Samsung Gear VR Review

The age of virtual reality is upon us.  Leading the charge are HTC's Vive and Oculus Rift.  Samsung and Google have joined the party by partnering with the Gear VR and Cardboard, respectively.  Unlike HTC and Oculus, Samsung's and Google's approach rely on the smartphone to serve as the brains and the display.  They lack the processing power of a full computer but offer a wireless experience.

The 4 VR systems mentioned offer apps not capable with each other but with Samsung's Gear VR you could still run Cardboard apps on it (stay tuned for our How to Run Cardboard apps in Gear VR article).  Although Gear VR is powered by Oculus, not all apps made for Oculus will run on the Gear VR due to the limited power of a phone

The Gear VR includes the basics: the headset, plastic cover, 2 straps (around and over top of head), and get started guide.

Basically the Gear VR are goggles that offer a pair of magnifiers, gyroscopes, proximity sensor, touch pad, pass through volume control, and charger pass through.  The Gear VR only supports Samsung's latest Galaxy S devices (S6, S6 edge, S6 edge +, Note 5, S7, and S7 edge) and it's probably best it's limited to the high end devices as you'll find out.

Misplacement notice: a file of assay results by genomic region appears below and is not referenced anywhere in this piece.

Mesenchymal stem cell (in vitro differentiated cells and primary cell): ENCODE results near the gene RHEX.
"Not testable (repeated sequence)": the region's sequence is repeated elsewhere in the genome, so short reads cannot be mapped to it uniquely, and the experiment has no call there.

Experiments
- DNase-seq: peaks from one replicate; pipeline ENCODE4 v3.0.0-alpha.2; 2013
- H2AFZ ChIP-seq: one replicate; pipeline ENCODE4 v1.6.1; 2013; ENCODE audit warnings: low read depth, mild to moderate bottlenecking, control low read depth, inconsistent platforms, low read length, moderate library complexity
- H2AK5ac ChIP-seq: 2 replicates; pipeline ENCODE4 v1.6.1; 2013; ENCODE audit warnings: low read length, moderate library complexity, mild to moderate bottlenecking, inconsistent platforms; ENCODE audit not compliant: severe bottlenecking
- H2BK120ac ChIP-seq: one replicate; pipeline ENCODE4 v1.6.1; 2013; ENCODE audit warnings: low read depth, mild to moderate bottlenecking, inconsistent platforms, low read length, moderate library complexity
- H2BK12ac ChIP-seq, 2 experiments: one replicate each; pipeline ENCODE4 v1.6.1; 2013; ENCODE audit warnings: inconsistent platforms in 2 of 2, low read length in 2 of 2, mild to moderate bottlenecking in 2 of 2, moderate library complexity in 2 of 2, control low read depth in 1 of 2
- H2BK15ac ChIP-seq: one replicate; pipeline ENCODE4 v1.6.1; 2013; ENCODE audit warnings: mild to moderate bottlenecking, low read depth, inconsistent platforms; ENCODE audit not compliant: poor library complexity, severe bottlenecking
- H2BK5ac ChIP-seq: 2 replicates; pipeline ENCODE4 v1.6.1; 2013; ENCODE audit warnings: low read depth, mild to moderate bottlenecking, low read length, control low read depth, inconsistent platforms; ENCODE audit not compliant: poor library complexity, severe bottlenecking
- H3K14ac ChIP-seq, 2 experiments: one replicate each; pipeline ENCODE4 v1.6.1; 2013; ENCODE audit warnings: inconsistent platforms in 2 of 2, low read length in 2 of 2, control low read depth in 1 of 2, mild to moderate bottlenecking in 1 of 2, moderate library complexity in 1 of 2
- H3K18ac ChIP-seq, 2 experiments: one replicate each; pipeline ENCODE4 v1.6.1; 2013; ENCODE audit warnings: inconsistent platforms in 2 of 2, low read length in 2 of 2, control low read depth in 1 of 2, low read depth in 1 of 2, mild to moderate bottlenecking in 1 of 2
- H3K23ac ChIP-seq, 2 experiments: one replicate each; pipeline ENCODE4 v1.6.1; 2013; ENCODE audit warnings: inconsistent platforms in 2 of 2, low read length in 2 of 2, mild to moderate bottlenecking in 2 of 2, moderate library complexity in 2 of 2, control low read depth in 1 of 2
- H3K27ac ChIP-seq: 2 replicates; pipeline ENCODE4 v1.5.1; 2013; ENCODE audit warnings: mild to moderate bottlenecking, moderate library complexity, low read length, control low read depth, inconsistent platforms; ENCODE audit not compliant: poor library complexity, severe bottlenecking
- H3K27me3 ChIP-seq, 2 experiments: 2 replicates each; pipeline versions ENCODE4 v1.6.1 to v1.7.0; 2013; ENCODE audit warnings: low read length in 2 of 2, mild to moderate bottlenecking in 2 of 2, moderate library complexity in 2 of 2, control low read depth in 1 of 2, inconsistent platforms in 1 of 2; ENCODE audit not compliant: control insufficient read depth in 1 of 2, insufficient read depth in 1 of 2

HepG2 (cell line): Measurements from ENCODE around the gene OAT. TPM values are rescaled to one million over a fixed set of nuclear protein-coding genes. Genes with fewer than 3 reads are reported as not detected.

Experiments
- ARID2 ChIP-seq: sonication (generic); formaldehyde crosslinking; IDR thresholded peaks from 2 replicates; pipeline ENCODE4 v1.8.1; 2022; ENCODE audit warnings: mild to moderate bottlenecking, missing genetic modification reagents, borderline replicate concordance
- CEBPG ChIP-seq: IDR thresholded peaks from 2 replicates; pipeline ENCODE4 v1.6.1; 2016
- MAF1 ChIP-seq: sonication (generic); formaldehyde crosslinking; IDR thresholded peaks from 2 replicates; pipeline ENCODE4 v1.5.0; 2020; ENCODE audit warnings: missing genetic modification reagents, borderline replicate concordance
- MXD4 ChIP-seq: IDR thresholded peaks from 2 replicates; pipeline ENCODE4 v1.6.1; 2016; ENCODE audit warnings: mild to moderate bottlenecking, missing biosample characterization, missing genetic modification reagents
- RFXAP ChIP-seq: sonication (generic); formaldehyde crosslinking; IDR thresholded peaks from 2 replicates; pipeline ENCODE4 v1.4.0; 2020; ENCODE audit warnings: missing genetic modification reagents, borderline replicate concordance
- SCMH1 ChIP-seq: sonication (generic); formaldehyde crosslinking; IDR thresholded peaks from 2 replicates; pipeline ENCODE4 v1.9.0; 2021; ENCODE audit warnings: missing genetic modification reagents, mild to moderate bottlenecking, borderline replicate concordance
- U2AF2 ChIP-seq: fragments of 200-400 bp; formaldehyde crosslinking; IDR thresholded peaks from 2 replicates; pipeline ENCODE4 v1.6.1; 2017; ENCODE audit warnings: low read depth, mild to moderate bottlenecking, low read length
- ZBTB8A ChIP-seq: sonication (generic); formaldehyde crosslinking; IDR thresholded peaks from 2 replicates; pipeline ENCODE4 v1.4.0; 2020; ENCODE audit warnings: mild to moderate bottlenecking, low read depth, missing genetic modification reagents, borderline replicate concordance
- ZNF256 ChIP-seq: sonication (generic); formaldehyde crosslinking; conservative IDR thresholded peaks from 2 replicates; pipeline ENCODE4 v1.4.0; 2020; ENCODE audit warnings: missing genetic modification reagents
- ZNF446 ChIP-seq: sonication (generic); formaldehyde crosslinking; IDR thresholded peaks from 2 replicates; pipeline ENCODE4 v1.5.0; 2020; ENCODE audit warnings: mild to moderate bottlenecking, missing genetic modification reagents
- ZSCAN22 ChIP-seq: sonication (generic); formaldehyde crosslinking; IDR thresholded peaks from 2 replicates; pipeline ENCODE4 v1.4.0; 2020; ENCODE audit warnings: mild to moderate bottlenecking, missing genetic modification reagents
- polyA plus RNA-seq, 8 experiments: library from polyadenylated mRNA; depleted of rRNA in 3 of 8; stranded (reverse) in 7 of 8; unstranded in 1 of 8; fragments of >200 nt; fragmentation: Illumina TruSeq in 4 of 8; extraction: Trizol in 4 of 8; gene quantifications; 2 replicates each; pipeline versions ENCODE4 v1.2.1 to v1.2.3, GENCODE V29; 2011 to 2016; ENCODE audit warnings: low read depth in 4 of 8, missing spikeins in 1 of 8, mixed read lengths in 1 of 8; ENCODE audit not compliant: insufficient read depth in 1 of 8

The touch pad on the right provides no feedback.  You can tap anywhere on the touch pad to confirm selections.  It frequently interpreted my swipes as taps.  The back button is above and does provide feedback.  You can pair a Bluetooth controller to replace the touch pad functionality.

To start, plug in your phone at the front of the goggles and the phone detects its connected to the Gear VR and immediately asks you to install the Gear VR and Oculus apps.

The store offers a number of paid apps and a few free apps.  The Oculus photos are neat but most are 360 photos and aren't 3D but the 3D contest entries are really impressive.  The 360 videos are very low quality but it may depend on bandwidth.  I did enjoy the video with the Blue Angels.  You'll quickly realize having a 360 video is neat but your eyes can only focus on one thing at a time, you'll miss small things a video editor would help highlight, and you don't always get the best view.

A proximity sensor on the inside turns on/off the phone display and pauses VR apps.

Even with the highest PPI device, the Galaxy S6/S7 at 551PPI, it feels like looking through a screen door mesh when the phone's display is magnified. The battery also drains very quickly on the Gear VR with 30 minutes draining about 15% of power which obviously varies on what apps used.

At a MSRP of $99 USD (used ones going for about $60 USD on eBay) and Samsung giving these away with early S7 orders, the Gear VR is an affordable way into VR that offers comfort and an experience better than corregageted cardboard.  But with the lack of compelling apps or games the Gear VR comes across more as being very neat but not a must buy.

Manufacturer: Samsung
Country of Manufacture: Vietnam (may vary from device to device)
Samsung Gear VR Review Samsung Gear VR Review Reviewed by Eric on 3/11/2016 Rating: 5

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